Autism is a brain disorder that is associated with a wide range of developmental problems, especially in communication and social interaction.
According to the American Psychiatric Association, autism is classified as a type of autism spectrum disorder (ASD). These disorders are characterized by problems with communication, social interaction, as well as unusual, repetitive behaviors.
Some professionals use a broader term, called pervasive development disorder (PDD), to describe autism. In addition to autism, there are four other disorders that qualify as PDDs: Asperger's syndrome, childhood disintegrative disorder, pervasive developmental disorder-not otherwise specified (PDD-NOS), and Rett syndrome.
The cause of autism remains unknown.
Although most children are not diagnosed with autism until they are around preschool age, the first signs of autism generally appear between 12 and 18 months of age. The severity of symptoms varies among patients. Some patients are able to live independently once they become adults, while others may need lifelong support.
A minority of autistic patients may also be considered savants. These patients are autistic but express extraordinary mental abilities in a very specific area. Autistic savants often have exceptional skills with numbers, art, or music. Not all savants are autistic. However, the number of autistic savants far exceeds the number of non-autistic savants.
As many as 1.5 million Americans may have autism. Researchers estimate that one to six out of every 1,000 children have autism. The number of children diagnosed with autism has increased over the years. However, it is unclear whether more children are developing the disorder or better diagnostic techniques have helped doctors identify the disorder in more patients.
For unknown reasons, boys are three to four times more likely to develop autism than girls.
In the 1940s, when autism was first described, most autistic patients were institutionalized. Today, however, most autistic patients are able to live with their families. Although there is currently no cure for autism, treatments and therapies have been shown to help autistic patients live healthy, relatively normal lives. Regardless of how severe the patient's symptoms are, appropriate treatment and education can help autistic patients become integrated into their communities.
General: Autistic patients generally experience developmental problems that affect their behavior, social skills, and language. The severity of symptoms varies among patients. Some patients may be able to live independently as adults, while others may require lifelong support. Patients with severe autism may be unable to communicate or interact with other people. The most severe autism occurs when the patient is completely unable to communicate or interact with others.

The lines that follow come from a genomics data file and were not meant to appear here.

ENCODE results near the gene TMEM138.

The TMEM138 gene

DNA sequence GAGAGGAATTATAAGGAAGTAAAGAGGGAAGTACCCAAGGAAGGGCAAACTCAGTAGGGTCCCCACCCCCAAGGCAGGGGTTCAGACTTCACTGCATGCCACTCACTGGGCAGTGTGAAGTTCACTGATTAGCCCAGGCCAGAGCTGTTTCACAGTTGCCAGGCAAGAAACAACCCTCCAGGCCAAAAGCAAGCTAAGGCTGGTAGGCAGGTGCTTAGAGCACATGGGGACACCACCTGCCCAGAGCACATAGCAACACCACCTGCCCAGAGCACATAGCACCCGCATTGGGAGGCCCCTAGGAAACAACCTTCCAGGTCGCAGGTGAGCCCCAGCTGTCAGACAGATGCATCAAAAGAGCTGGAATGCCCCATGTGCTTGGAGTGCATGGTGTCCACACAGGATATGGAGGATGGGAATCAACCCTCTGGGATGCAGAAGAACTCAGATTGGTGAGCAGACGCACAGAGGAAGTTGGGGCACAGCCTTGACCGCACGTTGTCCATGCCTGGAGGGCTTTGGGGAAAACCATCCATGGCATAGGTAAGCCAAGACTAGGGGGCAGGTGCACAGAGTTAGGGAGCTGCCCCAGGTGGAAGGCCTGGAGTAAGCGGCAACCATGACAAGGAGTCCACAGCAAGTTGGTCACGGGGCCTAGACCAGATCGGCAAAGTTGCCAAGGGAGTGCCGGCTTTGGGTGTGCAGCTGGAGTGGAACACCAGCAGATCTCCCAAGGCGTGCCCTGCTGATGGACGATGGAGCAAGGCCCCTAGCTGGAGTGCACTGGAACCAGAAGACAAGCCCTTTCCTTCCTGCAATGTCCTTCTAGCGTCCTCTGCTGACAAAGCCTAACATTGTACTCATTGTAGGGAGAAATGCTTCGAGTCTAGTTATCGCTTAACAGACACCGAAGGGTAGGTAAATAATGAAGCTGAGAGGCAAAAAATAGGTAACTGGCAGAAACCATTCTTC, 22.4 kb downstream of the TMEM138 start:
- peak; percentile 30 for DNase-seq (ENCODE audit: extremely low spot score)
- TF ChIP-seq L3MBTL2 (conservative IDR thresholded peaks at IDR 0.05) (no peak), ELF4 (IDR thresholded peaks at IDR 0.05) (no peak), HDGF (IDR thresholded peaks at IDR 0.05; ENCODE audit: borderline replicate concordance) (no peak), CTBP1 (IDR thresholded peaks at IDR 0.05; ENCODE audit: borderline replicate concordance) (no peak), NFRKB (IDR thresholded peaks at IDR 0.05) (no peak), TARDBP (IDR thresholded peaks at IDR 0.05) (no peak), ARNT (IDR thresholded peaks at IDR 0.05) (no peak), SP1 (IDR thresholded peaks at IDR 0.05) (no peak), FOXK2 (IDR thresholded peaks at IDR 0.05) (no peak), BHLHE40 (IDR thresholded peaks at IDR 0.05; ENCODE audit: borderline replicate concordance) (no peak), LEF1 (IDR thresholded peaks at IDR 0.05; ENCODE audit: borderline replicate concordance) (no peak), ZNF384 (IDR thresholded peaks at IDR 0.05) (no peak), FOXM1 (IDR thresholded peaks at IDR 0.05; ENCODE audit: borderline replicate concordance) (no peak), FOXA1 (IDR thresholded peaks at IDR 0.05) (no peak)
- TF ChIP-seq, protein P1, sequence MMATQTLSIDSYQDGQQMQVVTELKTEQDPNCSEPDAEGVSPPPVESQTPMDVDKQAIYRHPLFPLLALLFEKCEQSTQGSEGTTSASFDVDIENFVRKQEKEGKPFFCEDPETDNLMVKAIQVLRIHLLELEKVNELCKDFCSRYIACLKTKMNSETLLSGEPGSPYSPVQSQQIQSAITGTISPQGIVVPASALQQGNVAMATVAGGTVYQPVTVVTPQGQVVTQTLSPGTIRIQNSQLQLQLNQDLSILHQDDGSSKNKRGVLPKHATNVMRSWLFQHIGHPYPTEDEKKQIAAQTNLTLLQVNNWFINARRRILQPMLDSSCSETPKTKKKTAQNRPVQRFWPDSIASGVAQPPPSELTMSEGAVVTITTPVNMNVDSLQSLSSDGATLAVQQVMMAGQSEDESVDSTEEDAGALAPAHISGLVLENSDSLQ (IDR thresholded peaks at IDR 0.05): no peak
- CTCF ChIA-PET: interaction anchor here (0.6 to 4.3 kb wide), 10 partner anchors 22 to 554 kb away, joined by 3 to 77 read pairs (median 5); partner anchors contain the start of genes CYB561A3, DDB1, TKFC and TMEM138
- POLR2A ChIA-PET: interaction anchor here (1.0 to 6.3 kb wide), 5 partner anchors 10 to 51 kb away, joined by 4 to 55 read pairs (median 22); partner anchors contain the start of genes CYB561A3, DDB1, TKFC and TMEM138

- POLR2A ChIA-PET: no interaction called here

Children with autism may develop normally during the first few months or years of life. Then, usually before the age of three, patients become less responsive to others.
Behavior: Autistic patients may move constantly and/or perform repetitive movements, such as spinning or rocking. Patients typically develop specific routines or rituals and become highly disturbed if their schedules are even slightly changed. Patients may develop very specific interests, such as calendar dates or numbers. They may also become preoccupied with certain parts of an object, especially if the object has a repetitive motion. Some patients may develop abnormal posture or may walk on their toes. Autistic patients may be unusually sensitive to touch, sound, or light. Some patients may be aggressive towards others or engage in behavior that hurts them, such as hitting their heads against the wall. Patients (adults and children) may throw temper tantrums, which may include yelling, crying, hitting, stomping of the feet, or flailing of the arms or legs. Patients may have short attention spans, abnormalities in eating or sleeping habits, or extreme overactivity or underactivity.
Communication/social skills: Autistic patients may appear deaf because they may not respond to their name or they may appear not to hear others talking. An autistic patient may avoid eye contact with others or be unable to properly use body language, facial expressions, or gestures. Autistic patients may resist cuddling and holding, appear unaware of others' feelings, or seem to prefer playing alone.